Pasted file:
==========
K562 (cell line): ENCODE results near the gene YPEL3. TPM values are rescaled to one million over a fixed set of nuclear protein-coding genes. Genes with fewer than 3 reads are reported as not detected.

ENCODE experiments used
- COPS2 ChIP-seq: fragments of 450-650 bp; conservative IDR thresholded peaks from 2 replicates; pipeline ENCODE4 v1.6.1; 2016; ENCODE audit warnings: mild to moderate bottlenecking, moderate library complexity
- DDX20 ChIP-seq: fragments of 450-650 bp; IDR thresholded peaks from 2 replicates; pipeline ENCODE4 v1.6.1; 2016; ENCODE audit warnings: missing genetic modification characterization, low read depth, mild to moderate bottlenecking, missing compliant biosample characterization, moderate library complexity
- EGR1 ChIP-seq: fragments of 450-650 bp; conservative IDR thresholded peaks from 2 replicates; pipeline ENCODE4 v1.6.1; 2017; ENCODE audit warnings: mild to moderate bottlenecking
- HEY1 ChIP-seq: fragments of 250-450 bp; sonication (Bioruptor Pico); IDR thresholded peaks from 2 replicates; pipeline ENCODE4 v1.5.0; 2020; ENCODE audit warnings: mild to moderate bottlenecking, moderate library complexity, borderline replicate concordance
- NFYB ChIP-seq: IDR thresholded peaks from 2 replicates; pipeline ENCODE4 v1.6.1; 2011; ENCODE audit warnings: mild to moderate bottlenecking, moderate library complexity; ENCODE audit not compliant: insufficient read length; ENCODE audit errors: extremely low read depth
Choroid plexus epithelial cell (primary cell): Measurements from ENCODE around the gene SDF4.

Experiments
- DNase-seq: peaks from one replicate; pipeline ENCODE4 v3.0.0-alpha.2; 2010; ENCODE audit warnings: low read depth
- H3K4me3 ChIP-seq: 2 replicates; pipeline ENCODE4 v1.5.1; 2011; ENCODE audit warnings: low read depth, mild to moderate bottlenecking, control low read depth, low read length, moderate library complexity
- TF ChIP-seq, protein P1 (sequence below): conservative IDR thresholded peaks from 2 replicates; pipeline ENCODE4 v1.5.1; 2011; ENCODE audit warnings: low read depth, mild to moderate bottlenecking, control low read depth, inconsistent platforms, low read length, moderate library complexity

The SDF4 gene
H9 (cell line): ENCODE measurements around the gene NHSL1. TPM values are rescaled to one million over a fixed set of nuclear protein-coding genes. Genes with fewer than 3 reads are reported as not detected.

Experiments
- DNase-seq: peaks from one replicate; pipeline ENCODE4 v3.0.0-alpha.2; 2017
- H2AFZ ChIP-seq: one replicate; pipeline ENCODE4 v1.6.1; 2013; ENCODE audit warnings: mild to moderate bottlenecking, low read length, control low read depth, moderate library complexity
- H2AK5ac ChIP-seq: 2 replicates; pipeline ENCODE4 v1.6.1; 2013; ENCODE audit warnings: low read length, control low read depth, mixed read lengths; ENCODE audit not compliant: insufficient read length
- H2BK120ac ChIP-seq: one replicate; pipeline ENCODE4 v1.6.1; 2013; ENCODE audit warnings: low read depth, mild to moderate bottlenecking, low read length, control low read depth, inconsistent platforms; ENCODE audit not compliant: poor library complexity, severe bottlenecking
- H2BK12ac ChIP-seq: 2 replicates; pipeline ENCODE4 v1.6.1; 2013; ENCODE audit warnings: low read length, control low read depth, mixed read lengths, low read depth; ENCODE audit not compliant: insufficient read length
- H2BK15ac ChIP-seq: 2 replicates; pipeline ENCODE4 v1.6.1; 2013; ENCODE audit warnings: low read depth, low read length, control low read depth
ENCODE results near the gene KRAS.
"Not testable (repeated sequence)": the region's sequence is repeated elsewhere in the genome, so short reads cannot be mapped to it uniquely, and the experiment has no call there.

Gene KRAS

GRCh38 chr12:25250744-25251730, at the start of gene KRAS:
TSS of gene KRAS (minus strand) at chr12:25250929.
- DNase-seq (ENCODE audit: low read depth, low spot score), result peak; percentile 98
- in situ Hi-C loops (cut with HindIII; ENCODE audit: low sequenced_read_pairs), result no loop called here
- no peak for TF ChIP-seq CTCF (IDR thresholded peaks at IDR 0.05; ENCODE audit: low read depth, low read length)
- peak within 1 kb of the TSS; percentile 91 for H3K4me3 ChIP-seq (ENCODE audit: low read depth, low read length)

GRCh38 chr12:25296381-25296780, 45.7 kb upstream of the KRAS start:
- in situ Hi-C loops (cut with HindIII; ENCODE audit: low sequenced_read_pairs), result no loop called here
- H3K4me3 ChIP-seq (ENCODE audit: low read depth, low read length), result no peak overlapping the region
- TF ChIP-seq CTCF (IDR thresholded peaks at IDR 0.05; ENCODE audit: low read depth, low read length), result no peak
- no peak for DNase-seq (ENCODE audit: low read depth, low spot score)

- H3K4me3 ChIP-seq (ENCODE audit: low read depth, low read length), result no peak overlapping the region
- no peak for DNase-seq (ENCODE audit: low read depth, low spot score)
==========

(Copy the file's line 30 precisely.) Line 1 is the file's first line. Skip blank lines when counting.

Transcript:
- peak within 1 kb of the TSS; percentile 91 for H3K4me3 ChIP-seq (ENCODE audit: low read depth, low read length)